Stroke Recovery Alternatives Milwaukee WI

Recovery from stroke is long and complicated, and understandably often accompanied by hopelessness. So doctors usually prescribe antidepressants, daily aspirin to keep the blood from clotting again, and very limited physical therapy. Read on for more information on stroke recovery.

Ryan Cooley, MD
(262) 250-5130
960 N 12th St
Milwaukee, WI
Business
Wisconsin Electrophysiology Group
Specialties
Cardiology

Data Provided by:
Abraham R Gal
(414) 219-7653
960 N 12th St
Milwaukee, WI
Specialty
Cardiology, Cardiovascular Disease

Data Provided by:
Joaquin Solis, MD
(414) 219-2000
960 N 12th St Fl 4
Milwaukee, WI
Specialties
Cardiology
Gender
Male
Education
Medical School: Univ Nac Auto De Nicaragua, Fac De Cien, Managua, Nicaragua
Graduation Year: 1996

Data Provided by:
Zhenguo Liu, MD, PHD
960 N 12th St # 400
Milwaukee, WI
Specialties
Cardiology
Gender
Male
Education
Graduation Year: 2007

Data Provided by:
Dr.Stacey Gardiner
(414) 805-3000
3070 North 51st Street
Milwaukee, WI
Gender
F
Speciality
Cardiologist
General Information
Accepting New Patients: Yes
RateMD Rating
5.0, out of 5 based on 1, reviews.

Data Provided by:
Ijaz A Malik
(414) 219-7653
960 N 12th St
Milwaukee, WI
Specialty
Cardiology, Cardiovascular Disease

Data Provided by:
Romas Joseph Kirvaitis
(414) 219-7653
945 N 12th St
Milwaukee, WI
Specialty
Cardiovascular Disease

Data Provided by:
Atul Bhatia, MD, FACC
(414) 219-7683
960 N 12th St
Milwaukee, WI
Specialties
Cardiology
Gender
Male
Education
Graduation Year: 2007

Data Provided by:
Richard James Wakefield, MD
(262) 251-7500
5000 W Chambers St
Milwaukee, WI
Specialties
Cardiology, Internal Medicine
Gender
Male
Education
Medical School: Med Coll Of Wi, Milwaukee Wi 53226
Graduation Year: 1977
Hospital
Hospital: Community Mem Hosp, Menomonee Fls, Wi
Group Practice: Falls Medical Group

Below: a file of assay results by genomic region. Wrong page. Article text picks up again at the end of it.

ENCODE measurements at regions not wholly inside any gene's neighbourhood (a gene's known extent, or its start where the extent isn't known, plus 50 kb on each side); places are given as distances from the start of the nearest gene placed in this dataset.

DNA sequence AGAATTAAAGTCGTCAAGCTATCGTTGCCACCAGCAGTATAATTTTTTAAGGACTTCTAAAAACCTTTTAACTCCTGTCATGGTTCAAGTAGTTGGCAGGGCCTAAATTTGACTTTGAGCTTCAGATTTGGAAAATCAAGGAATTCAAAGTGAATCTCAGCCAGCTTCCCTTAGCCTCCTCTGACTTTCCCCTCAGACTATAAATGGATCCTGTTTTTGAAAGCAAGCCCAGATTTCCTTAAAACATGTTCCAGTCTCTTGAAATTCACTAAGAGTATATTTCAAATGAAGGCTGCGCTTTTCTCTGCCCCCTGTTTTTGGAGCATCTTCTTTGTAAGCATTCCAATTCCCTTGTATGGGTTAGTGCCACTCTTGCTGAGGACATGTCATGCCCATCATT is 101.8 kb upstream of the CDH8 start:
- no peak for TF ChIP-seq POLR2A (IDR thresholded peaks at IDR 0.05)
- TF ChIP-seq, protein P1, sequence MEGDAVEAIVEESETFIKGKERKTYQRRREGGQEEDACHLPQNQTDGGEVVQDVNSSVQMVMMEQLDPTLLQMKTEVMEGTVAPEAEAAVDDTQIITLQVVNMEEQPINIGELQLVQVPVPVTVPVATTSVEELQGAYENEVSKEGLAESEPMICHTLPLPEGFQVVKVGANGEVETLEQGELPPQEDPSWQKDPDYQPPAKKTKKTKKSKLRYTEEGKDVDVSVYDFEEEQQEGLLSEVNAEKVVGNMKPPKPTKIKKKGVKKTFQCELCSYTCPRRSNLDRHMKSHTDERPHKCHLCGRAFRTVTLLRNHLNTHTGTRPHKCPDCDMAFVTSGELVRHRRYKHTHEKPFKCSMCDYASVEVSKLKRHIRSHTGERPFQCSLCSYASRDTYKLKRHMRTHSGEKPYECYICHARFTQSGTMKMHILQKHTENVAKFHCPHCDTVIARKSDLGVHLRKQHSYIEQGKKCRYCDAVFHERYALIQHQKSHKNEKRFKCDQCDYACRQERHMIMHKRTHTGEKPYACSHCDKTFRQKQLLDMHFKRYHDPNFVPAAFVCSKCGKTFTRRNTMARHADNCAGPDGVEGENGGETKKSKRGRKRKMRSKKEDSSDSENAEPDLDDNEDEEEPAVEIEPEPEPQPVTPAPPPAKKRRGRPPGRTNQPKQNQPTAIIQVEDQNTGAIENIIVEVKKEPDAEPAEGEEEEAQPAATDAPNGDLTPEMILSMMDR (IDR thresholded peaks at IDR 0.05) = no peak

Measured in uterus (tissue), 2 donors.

Data Provided by:
Thomas Shimshak
(414) 447-5040
3070 N 51st St
Milwaukee, WI
Specialty
Cardiology, Cardiovascular Disease

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Stroke Recovery Alternatives

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By Nicole Duncan

Roger Maxwell of Dallas didn’t smoke. He exercised regularly and kept his weight down. But at 49 he suffered a stroke that left him wheelchair-bound and unable to speak words more than two syllables. Maxwell’s stroke came from an arterial dissection; an artery in the back of his neck split in half and blocked the flow of blood to his brain. And when brain cells become starved for blood, they get damaged or die, making simple tasks like eating, walking, and talking nearly impossible.

The Conventional Rx:
Recovery from stroke is long and complicated, and understandably often accompanied by hopelessness. So doctors usually prescribe antidepressants, daily aspirin to keep the blood from clotting again, and very limited physical therapy. But antidepressants come loaded with side effects, aspirin can cause stomach ulcers or internal bleeding, and many stroke victims give up in frustration before they can regain their mobility and plummet further into depression.

The Alternative Rx: A rehab plan that included Iyengar yoga, time on the treadmill, supplements, and speech therapy. Maxwell was determined to walk and talk again, but his stroke affected the section of the brain that controls balance, which made walking difficult. Since walking requires not only balance, but strength, flexibility, coordination, and endurance, a combination of yoga (for balance, coordination, and flexibility) and treadmill time (for strength and endurance) made the most sense. With its emphasis on precise positioning and the aid of props, Iyengar yoga in particular gave Maxwell the help he needed. Maxwell also supplemented with omega-3s, vitamin E, and Co-Q10, all of which have been proven to enhance brain function.

The Outcome: “The stroke rendered me unable to do just about everything but think clearly. I felt like I was imprisoned in my own body. I needed to break free,” says Maxwell. Within a year of his stroke, he had shed his wheelchair and regained full control of his speech. In fact, Maxwell completed the Dallas White Rock marathon less than two years after losing his ability to walk. —ND

Author: Nicole Duncan

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